BUFFALO – After starting slowly this season, Sabres winger Kyle Okposo found a groove around late October, scoring five goals and 12 points over an 18-game stretch.
Not surprisingly, Okposo’s production coincided with the Sabres’ surge to the top of the NHL. The veteran usually skates on the second or third line, so his offense provided some critical secondary scoring.
Then like most of the Sabres, Okposo, 30, suddenly stopped scoring. Since their 10-game winning streak ended, he has recorded zero points in five straight losses (0-3-2).
“I expect a lot more of myself offensively,” said Okposo said Monday after the Sabres prepared for tonight’s tilt against the Los Angeles Kings inside KeyBank Center. “I don’t think I’m playing poorly. I think for me, personally, I just have to work that much harder to get out of it and just trust myself, trust my instincts. I’ve gone through a lot of periods in my career like this. I find that you can’t just dwell on it.”
Not too long ago, scoring depth was one of the Sabres’ strengths. Sure, like many teams, they were a little top heavy, with captain Jack Eichel and winger Jeff Skinner providing a big chunk of the offense.
Still, Okposo was on his normal 20-goal, 45-point pace. Thanks to some time on the first line, winger Jason Pominville, 36, looked like he might hit the 30-goal mark again.
Most notably, the defense, which needed 25 games to score its first goal a year ago, kept scoring and producing offense. Every regular defenseman recorded a goal by Nov. 19.
Having scored 88 goals through their first 30 games, a healthy 2.93 goals an outing, the Sabres are on pace to score 241 times. It would be their most prolific offensive season since scoring 240 goals in 2010-11. They haven’t even cracked the 200-goal mark since 2011-12.
But in the last four games, the Sabres’ first line – Eichel, Skinner and Sam Reinhart – has scored all eight of their goals. Eichel has scored the last four goals. During their five-game skid, those players have accounted for 10 of the team’s 12 goals.
“It’s been difficult,” Sabres coach Phil Housley said of the lack of secondary scoring. “Obviously, we’ve sort of rode Jack’s line for a while.”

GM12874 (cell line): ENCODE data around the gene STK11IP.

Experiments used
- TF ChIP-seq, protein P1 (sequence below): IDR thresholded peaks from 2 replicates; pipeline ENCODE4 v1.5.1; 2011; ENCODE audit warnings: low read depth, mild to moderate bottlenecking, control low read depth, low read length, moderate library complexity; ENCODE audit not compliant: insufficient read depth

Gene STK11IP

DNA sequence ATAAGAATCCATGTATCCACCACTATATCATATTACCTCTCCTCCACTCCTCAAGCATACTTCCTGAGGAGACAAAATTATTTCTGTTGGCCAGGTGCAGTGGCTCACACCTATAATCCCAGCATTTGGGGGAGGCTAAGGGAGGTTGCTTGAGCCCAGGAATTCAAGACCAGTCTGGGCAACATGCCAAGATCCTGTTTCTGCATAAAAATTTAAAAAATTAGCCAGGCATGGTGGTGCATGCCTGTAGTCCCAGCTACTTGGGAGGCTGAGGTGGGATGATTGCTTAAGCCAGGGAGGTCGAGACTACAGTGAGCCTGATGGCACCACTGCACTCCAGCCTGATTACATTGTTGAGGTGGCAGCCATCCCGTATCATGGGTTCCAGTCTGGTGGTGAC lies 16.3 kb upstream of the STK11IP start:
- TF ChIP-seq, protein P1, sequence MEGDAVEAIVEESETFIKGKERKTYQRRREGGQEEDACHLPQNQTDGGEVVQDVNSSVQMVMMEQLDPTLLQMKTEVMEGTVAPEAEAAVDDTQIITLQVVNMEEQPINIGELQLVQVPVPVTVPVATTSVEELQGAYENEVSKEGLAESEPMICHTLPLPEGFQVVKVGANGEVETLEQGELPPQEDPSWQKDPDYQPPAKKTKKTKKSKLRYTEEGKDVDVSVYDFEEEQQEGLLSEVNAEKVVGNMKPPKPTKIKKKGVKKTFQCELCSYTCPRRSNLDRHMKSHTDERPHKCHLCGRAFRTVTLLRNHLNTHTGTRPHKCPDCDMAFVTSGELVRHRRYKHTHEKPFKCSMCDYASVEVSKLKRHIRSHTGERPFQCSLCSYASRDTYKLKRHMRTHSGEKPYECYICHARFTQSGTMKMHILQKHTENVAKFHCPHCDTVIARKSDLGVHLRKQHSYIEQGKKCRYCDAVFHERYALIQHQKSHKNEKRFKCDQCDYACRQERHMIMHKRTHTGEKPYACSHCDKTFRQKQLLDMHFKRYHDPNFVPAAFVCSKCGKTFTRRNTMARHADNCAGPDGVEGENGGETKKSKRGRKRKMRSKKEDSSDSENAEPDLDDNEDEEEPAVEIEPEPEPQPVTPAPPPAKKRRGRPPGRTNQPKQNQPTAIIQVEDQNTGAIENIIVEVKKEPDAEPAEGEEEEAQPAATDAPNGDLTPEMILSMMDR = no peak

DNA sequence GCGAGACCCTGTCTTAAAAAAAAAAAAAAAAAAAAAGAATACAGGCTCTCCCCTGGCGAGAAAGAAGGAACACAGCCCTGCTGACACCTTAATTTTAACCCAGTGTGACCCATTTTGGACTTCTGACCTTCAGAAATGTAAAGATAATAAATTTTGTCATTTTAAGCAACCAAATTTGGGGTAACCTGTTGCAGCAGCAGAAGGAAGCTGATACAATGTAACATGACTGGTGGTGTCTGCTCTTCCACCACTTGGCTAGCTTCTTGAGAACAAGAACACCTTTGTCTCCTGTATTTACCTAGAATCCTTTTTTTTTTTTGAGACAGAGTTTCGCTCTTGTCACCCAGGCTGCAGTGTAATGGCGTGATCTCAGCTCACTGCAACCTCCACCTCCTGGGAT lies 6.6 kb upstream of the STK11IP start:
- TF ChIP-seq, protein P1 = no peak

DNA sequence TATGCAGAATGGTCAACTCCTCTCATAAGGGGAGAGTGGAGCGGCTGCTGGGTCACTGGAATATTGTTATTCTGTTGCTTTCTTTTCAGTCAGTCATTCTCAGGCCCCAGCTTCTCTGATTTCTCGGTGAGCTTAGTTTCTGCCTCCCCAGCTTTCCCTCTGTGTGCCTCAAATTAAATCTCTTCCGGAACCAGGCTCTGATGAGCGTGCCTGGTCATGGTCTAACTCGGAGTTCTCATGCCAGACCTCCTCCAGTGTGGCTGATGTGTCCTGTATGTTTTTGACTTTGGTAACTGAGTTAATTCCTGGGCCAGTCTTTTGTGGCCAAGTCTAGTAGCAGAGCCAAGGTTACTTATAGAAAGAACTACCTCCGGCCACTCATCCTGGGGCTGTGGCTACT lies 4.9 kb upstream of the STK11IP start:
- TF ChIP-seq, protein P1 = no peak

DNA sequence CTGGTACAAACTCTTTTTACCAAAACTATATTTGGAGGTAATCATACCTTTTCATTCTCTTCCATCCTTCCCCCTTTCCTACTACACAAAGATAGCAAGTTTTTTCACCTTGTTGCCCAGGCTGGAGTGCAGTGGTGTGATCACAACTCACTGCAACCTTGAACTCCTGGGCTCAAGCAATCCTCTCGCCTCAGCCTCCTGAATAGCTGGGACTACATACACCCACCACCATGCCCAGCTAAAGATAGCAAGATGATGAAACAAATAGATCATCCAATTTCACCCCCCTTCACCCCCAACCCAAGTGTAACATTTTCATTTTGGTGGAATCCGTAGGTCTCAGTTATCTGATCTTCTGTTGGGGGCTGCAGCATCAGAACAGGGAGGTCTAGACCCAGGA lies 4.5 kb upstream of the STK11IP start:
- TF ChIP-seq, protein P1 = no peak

Consider some of the current struggles:
– Pominville is pointless in his last six outings and goalless in his last eight. Overall, he has compiled nine goals and 18 points in 28 games.
– Rookie center Casey Mittelstadt has just one assist in the last seven games and one goal in the last nine.
– Winger Conor Sheary is goalless in his last 10 contests after scoring in three straight games.
– Forward Patrik Berglund, who began the season as the No. 2 center, has scored just two goals in 24 games this season.
– Forward Evan Rodrigues has scored one goal in 24 appearances this season.
“We have the depth to be able to create more,” Pominville said. “We should want to create more and want to score more as long as it doesn’t prevent us from defending well. … We’re also giving up too much. I don’t know if it’s from us trying to score and thinking about it maybe a little bit more.”
As Pominville said, the Sabres’ defense has sometimes become porous during their skid. After falling 4-3 in overtime to Toronto last Tuesday, they broke down again and again in Saturday afternoon’s 6-2 loss to Philadelphia.
“In the last couple games, we’re giving up too many odd-man rushes,” Pominville said. “Playing against Toronto and Philly, who are two great rush teams, they’ll make you pay, and they did. So I think it’s having a fine line of wanting to create more but also being more responsible defensively.”
Housley said: “If we can continue to check and play away from the puck better, I think they’ll have opportunities with it. We got away from that last game.”
Given the recent struggles, Monday seemed like a day Housley might overhaul his lines. After he did that Oct. 19 in Los Angeles, the Sabres won 14 of their next 18 games.
But Housley only made minor changes to his forward combinations during Monday’s practice inside HarborCenter.
Okposo took Pominville’s spot at right wing beside Mittelstadt and Sheary. Meanwhile, Pominville skated beside center Vladimir Sobotka and Tage Thompson, who had been on the fourth line.
“We’ve changed lines even when we’ve been winning games,” Housley said. “We’re trying to find the right balance, just moving some guys around.”
Housley also promoted rookie Rasmus Dahlin to the top power-play unit beside defenseman Rasmus Ristolainen.
The power play has struggled over the last six games, converting just one of 14 opportunities. The Sabres aren’t even drawing many penalties.
“When we’re on the attack, our neutral zone transition’s a lot faster and … that will … maybe force some other teams to take penalties,” Housley said.